A major contributing factor for Ohio State’s early season woes was the lack of effective three-point shooting. The Buckeyes were lacking a knock-down, reliable weapon from behind the arc, which meant opponents could crowd the lane on defense and stifle the Scarlet and Gray’s offense.
The late-season winning streak wasn’t the result of much better shooting, but Thad Matta’s squad was able to mix in timely baskets with its suffocating defense. However, the season-long shooting struggles all culminated in the Elite Eight loss to Wichita State.
Ohio State shot a putrid 5-of-25 from downtown, which was its ultimate undoing in a game that didn’t feature a lot of turnovers. In college basketball, it is difficult to overcome poor shooting no matter how well the defense plays.
It may seem like common sense to say that relying on one player in a game of five versus five is not an efficient way to play offense, but that was an issue Ohio State faced for much of the year.
A season wrap-up article featured on elevenwarriors.com did an excellent job of analyzing Ohio State’s offensive issues throughout the early conference schedule (which ultimately reared their ugly head again in the Elite Eight loss to Wichita State).
The Buckeyes started conference play 8-5 and finished the season on a 12-game winning streak. They shot nearly five less free throws a game during the 8-5 start than in the final 12 contests, turned it over more than three times more a night during the rough start and averaged nearly two fewer assists during the early struggles.
Much of those numbers can be attributed to the fact that Ohio State was relying almost solely on Deshaun Thomas during the first half of the season. When the ball movement increased during the winning streak, the assists (obviously) picked up, the free-throw attempts increased and there were simply less frustrating losses.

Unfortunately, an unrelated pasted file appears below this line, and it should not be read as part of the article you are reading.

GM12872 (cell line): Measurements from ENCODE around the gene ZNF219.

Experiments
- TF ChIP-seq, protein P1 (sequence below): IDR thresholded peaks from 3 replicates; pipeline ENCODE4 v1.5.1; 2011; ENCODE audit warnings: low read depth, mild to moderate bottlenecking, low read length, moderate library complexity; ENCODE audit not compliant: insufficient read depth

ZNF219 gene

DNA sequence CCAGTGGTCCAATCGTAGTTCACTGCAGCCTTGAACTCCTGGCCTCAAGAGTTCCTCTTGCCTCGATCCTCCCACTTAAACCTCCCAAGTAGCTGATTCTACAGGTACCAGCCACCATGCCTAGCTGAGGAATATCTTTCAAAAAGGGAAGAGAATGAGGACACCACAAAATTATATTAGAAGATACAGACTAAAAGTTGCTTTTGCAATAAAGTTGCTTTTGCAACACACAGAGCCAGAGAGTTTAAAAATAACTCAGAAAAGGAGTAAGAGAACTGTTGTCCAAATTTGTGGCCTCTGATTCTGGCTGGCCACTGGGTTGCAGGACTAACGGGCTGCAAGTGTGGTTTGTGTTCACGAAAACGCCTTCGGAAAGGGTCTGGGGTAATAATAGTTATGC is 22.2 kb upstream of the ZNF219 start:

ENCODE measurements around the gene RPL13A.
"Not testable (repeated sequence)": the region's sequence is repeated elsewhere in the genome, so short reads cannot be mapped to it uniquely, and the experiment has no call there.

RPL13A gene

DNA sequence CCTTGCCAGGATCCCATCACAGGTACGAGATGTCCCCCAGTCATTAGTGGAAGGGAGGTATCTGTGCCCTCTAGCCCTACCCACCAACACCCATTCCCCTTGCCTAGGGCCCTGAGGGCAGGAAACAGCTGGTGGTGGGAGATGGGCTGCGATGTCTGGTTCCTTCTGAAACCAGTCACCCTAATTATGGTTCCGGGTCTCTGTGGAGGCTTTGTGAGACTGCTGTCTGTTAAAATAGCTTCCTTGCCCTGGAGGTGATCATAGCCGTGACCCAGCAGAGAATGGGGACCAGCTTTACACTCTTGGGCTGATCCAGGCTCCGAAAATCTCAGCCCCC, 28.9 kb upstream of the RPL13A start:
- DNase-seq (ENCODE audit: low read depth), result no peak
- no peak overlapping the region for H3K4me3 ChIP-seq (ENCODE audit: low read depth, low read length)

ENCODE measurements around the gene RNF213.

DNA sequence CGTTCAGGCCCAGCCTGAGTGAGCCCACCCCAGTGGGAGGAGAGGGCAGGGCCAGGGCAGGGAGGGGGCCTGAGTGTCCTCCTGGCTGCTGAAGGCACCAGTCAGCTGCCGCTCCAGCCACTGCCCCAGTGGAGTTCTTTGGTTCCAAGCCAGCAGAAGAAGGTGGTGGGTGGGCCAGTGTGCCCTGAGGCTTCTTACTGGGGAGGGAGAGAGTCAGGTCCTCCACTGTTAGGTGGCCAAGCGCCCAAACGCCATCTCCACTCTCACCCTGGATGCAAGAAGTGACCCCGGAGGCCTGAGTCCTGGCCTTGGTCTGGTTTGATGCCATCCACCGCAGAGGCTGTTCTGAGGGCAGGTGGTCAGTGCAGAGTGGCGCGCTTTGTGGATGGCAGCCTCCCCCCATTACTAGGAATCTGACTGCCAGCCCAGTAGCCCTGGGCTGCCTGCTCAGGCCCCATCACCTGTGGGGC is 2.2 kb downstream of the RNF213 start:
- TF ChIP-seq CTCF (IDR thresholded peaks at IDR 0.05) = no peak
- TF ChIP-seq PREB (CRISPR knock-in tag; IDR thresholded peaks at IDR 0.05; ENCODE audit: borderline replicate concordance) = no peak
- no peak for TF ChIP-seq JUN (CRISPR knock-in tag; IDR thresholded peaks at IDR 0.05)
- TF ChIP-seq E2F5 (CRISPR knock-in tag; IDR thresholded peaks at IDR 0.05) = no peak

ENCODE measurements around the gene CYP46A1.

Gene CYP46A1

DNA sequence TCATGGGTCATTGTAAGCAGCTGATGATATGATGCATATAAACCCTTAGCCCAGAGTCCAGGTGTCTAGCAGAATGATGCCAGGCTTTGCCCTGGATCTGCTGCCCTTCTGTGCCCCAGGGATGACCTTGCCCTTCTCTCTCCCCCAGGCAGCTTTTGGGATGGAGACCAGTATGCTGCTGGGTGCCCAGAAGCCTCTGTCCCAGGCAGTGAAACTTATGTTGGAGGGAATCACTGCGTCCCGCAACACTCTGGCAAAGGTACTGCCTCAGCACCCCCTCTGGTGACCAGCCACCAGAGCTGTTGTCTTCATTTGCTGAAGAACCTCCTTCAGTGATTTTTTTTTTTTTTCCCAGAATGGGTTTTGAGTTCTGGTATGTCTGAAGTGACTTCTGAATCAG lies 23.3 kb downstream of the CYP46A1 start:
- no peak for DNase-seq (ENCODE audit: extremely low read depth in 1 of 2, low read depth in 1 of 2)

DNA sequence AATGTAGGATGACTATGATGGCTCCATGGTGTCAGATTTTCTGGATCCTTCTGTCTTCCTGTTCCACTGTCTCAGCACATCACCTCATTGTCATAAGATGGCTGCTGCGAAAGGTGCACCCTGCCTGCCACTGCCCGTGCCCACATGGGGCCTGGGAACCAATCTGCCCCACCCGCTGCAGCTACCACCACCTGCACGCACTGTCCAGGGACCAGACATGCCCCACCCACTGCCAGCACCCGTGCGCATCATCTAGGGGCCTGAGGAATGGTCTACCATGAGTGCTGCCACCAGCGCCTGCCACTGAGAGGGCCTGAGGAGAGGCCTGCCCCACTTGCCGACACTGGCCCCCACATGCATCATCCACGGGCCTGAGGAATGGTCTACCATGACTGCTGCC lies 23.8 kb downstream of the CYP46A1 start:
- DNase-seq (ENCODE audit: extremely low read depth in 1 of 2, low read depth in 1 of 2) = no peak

Unfortunately for the Buckeye fans, the reliance on Thomas returned in the Elite Eight loss. He was a mere 7-of-19 from the field, which certainly didn’t help the cause.
The most important lesson learned this season by Ohio State may be the fact that next season could be special. This year was kind of a baptism by fire after the losses of Jared Sullinger and William Buford, as Thad Matta mixed and matched various lineup combinations until he finally settled on the defensive-oriented group that served as the catalyst for the late-season charge.
The question of Deshaun Thomas’ return will dominate the early offseason storylines, but even if he takes his talents to the NBA ,the foundation is in place for the Buckeyes to have a special year. Matta will know to utilize the Aaron Craft and Shannon Scott combination more frequently, and the development of the younger players will key next season’s efforts.
Specifically, LaQuinton Ross and Sam Thompson looked like completely different offensive players in the second half of the Big Ten season. If they continue to develop over the course of an entire offseason (something that often happens between the sophomore and junior seasons), the Buckeyes should be much more formidable on offense.
Throw in stretch forward Marc Loving and sharp-shooting Kameron Williams (who should help with the three-point woes), and Ohio State will be deep and talented. Aaron Craft will serve as the senior leader and maybe even Amir Williams will improve as he enters the realms of the upperclassmen.
A return trip to the Final Four may be the result.